COVID-19 cases in Virginia climb to 114; first case reported in southwest Virginia

'Our health is in your hands. Know the signs and symptoms.'
Coronavirus COVID-19 Outbreak
Posted at 11:50 AM, Mar 20, 2020
and last updated 2020-03-20 15:25:45-04

RICHMOND, Va. – Virginia health officials said Friday that there are now cases of COVID-19 in all parts of the Commonwealth.

"Among the cases reported is a case in southwest Virginia, so now every region of the Commonwealth has at least one case of COVID-19," Virginia Health Commissioner Dr. Norman Oliver said during a Friday news briefing on the outbreak.

Oliver said that 114 people have tested positive for the virus, which is up from 94 Thursday.

"That's 10 more cases that have been counted through our state lab," Oliver said. "And there will be others that will probably be at it from the private labs."

In addition, Oliver said that 35 tests are still being processed, "so the case count will go up."

Oliver said 20 people remain hospitalized and two COVID-19-related deaths have been reported.

"We do not have a medicine for COVID-19. We do not have a vaccine for COVID-19," Oliver said. "The only thing we have to prevent the spread of this disease is social distancing., so we need to all do that."

Officials said Thursday they were seeing "distinct clusters" of coronavirus cases in the state.

"We have at this point distinct clusters and a few geographic areas in the state," Dr. Lilian Peake, a state epidemiologist at the Virginia Department of Health (VDH), said. "And so we are at a level where we're seeing local transmission in Virginia."

Those clusters include 19 cases in James City County, 12 in Prince William County, 17 in Arlington County and 16 in Fairfax County.

Officials said 2,325 people have been tested for coronavirus in Virginia.

State lab has 'adequate supplies' today

Department of General Services Division of Consolidated Laboratory Services Director Dr. Denise Toney said the state lab has been actively training our workforce as well as additional workers since the outbreak began.

"So at the present time, I do not feel that staffing or laboratory personnel is a rate-limiting factor for our ability to respond to the testing that's approved by the Virginia Department of Health for us to provide support for," Toney said.

However, Toney acknowledged that lab supplies, like the collection swabs used to collect specimens, may be in short supply in the weeks to come.

"I think Virginia has been very proactive in getting our orders placed as timely and as quickly as we can so that we have been able to maintain the capacity we need to respond to all the testing requests that have been approved by the Virginia Department of Health," Toney said.

Toney said the state lab has "adequate supplies" for testing at present.

"What I can't say is in a couple of days that we might also have, again be in a position where we are finding ourselves having difficulties and providing or getting reagents it is changing daily," Toney said. "And as these supplies are being distributed across the nation, it can change."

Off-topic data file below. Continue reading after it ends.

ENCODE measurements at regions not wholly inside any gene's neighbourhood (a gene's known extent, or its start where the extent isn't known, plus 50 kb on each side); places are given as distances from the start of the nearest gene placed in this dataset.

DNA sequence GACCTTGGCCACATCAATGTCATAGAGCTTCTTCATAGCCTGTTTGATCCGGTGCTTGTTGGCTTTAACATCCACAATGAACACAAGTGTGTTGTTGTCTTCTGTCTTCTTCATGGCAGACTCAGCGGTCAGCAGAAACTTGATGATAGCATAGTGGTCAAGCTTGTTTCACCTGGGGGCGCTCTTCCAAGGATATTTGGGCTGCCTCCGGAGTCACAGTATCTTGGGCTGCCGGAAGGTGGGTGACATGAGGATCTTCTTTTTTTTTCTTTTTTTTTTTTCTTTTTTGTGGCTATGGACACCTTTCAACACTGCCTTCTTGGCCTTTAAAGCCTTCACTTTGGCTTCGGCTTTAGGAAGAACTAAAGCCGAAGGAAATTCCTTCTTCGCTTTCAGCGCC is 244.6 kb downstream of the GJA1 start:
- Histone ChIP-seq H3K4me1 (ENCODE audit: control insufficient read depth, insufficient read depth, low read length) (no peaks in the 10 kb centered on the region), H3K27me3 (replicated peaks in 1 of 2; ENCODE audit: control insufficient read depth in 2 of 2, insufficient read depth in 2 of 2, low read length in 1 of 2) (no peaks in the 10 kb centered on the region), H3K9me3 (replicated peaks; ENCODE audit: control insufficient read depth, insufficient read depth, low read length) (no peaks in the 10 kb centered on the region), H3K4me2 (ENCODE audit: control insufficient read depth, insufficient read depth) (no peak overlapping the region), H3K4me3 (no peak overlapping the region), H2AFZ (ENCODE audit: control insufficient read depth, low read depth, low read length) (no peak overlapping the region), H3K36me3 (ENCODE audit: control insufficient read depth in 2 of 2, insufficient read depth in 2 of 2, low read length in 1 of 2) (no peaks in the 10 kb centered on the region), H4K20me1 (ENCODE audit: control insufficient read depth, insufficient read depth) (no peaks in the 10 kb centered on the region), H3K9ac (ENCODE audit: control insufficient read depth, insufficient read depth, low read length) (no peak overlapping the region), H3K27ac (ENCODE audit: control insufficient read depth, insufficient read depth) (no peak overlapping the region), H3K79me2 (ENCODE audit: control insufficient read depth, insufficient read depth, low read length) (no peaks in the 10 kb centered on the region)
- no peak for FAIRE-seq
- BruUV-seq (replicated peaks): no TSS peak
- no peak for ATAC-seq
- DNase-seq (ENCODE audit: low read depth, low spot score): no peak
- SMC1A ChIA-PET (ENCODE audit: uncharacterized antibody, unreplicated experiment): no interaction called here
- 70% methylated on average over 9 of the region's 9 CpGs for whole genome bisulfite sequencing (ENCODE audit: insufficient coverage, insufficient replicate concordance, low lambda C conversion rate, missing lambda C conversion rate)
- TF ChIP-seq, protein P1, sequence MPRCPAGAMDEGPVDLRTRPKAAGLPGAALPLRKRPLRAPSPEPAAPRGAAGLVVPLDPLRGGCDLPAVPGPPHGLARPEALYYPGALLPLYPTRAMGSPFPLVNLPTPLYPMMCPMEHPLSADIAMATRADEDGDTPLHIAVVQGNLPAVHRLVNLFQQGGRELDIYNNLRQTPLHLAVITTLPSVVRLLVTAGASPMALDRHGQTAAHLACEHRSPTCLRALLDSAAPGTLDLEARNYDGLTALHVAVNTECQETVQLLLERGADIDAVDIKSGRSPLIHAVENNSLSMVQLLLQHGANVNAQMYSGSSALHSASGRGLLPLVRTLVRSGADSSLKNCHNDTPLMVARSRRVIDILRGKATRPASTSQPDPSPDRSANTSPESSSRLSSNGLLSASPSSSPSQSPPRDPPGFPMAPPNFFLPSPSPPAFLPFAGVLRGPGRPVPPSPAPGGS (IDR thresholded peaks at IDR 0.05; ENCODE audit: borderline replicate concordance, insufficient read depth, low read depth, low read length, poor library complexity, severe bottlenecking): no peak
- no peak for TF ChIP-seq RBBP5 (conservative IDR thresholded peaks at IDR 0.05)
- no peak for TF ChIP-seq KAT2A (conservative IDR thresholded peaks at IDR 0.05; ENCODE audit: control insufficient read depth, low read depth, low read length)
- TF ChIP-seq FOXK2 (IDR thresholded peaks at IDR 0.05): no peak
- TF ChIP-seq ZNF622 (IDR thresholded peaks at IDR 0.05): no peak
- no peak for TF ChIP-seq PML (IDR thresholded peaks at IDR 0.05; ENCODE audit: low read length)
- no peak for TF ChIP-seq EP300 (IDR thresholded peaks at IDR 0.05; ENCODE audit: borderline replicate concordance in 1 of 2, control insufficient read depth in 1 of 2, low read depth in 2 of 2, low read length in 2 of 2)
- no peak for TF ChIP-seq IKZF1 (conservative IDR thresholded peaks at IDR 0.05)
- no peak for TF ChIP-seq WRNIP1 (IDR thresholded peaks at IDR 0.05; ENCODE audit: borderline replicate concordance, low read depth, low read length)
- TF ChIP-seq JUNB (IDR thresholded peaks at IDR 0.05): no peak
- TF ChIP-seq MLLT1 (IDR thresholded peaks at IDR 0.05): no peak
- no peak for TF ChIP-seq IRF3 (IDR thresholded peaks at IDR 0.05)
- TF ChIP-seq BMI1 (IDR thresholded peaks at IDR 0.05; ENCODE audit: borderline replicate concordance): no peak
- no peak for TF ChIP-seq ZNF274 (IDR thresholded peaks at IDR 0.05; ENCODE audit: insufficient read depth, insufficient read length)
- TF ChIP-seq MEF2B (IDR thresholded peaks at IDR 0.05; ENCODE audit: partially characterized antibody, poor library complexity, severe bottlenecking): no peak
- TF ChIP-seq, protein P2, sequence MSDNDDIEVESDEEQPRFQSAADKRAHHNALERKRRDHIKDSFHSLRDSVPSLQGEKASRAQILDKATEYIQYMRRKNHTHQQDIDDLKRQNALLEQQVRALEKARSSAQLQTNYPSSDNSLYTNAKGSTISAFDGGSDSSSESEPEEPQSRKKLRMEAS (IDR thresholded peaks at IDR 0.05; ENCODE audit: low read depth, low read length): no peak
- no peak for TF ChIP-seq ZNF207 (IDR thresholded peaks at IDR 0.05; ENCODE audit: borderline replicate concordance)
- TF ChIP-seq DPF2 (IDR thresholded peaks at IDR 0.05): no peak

Northam: 'Our health is in your hands'

"This pandemic is affecting everyone's lives," Gov. Ralph Northam said. "It is forcing changes in people's routines. And for many people, it is affecting their jobs and their income. We are doing everything that we can to help people."

Northam urged Virginians to take the outbreak seriously.

"I want to reiterate the need for every single one of us to take social distancing measures to slow the spread of this virus," Northam said. "There is evidence of community transmission in the northern and central regions of the state and in the Peninsula. infectious diseases do not respect boundaries. All people within these areas should remain vigilant."

Northam said all Virginians should "practice individual prevention and control measures."

"Our health is in your hands," Northam said. "Know the signs and symptoms. If you're sick enough to seek testing, you are sick enough to stay home for any reason other than to get medical care."

Northam urged those who are sick to stay home since those people can still transmit the virus.

Most patients with COVID-19 have mild to moderate symptoms. However, in a small proportion of patients, COVID-19 can lead to more severe illness, including death, particularly among those who are older or those who have chronic medical conditions.

COVID-19 spreads primarily through respiratory droplets produced when an infected person coughs or sneezes.

Symptoms include fever, cough, and difficulty breathing. Symptoms appear within 14 days of being exposed to an infectious person.

Virginia health officials urged the following precautions:

  • Wash your hands often with soap and water for at least 20 seconds. Use an alcohol-based hand sanitizer only if soap and water are not available.
  • Avoid touching your eyes, nose, and mouth.
  • Cover your mouth and nose with a tissue or your sleeve (not your hands) when coughing or sneezing.
  • Clean and disinfect frequently touched objects and surfaces.
  • Stay home when you are sick.
  • Avoid contact with sick people.
  • Avoid non-essential travel.